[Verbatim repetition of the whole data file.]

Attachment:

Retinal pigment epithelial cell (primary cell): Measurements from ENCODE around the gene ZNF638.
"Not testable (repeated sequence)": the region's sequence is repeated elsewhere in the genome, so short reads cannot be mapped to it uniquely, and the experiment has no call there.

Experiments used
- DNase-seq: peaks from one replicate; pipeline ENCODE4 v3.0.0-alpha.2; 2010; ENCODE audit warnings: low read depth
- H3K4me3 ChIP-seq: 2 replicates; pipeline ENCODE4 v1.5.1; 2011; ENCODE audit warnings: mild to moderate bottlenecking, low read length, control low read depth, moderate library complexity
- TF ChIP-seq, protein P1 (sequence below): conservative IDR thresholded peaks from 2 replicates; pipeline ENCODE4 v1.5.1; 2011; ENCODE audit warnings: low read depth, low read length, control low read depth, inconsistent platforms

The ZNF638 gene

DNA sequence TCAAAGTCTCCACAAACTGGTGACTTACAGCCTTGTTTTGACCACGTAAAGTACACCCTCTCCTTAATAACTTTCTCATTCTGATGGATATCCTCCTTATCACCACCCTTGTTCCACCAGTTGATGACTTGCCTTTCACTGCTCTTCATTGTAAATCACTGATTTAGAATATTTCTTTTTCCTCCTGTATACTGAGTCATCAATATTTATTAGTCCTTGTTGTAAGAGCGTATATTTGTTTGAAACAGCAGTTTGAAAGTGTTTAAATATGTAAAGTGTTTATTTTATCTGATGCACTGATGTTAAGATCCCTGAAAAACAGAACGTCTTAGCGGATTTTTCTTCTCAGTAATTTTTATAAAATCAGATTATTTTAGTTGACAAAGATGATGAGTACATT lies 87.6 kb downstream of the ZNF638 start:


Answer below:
Retinal pigment epithelial cell (primary cell): Measurements from ENCODE around the gene ZNF638.
"Not testable (repeated sequence)": the region's sequence is repeated elsewhere in the genome, so short reads cannot be mapped to it uniquely, and the experiment has no call there.

Experiments used
- DNase-seq: peaks from one replicate; pipeline ENCODE4 v3.0.0-alpha.2; 2010; ENCODE audit warnings: low read depth
- H3K4me3 ChIP-seq: 2 replicates; pipeline ENCODE4 v1.5.1; 2011; ENCODE audit warnings: mild to moderate bottlenecking, low read length, control low read depth, moderate library complexity
- TF ChIP-seq, protein P1 (sequence below): conservative IDR thresholded peaks from 2 replicates; pipeline ENCODE4 v1.5.1; 2011; ENCODE audit warnings: low read depth, low read length, control low read depth, inconsistent platforms

The ZNF638 gene

DNA sequence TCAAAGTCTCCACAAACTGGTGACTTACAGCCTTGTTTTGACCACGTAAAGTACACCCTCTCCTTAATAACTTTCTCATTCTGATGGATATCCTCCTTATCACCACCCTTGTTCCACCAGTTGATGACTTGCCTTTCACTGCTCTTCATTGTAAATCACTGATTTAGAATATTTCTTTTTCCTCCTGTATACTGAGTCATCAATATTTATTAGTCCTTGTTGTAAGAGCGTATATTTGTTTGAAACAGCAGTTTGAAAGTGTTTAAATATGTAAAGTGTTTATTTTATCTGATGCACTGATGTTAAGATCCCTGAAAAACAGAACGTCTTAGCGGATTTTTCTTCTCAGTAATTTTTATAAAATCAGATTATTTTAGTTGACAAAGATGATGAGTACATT lies 87.6 kb downstream of the ZNF638 start: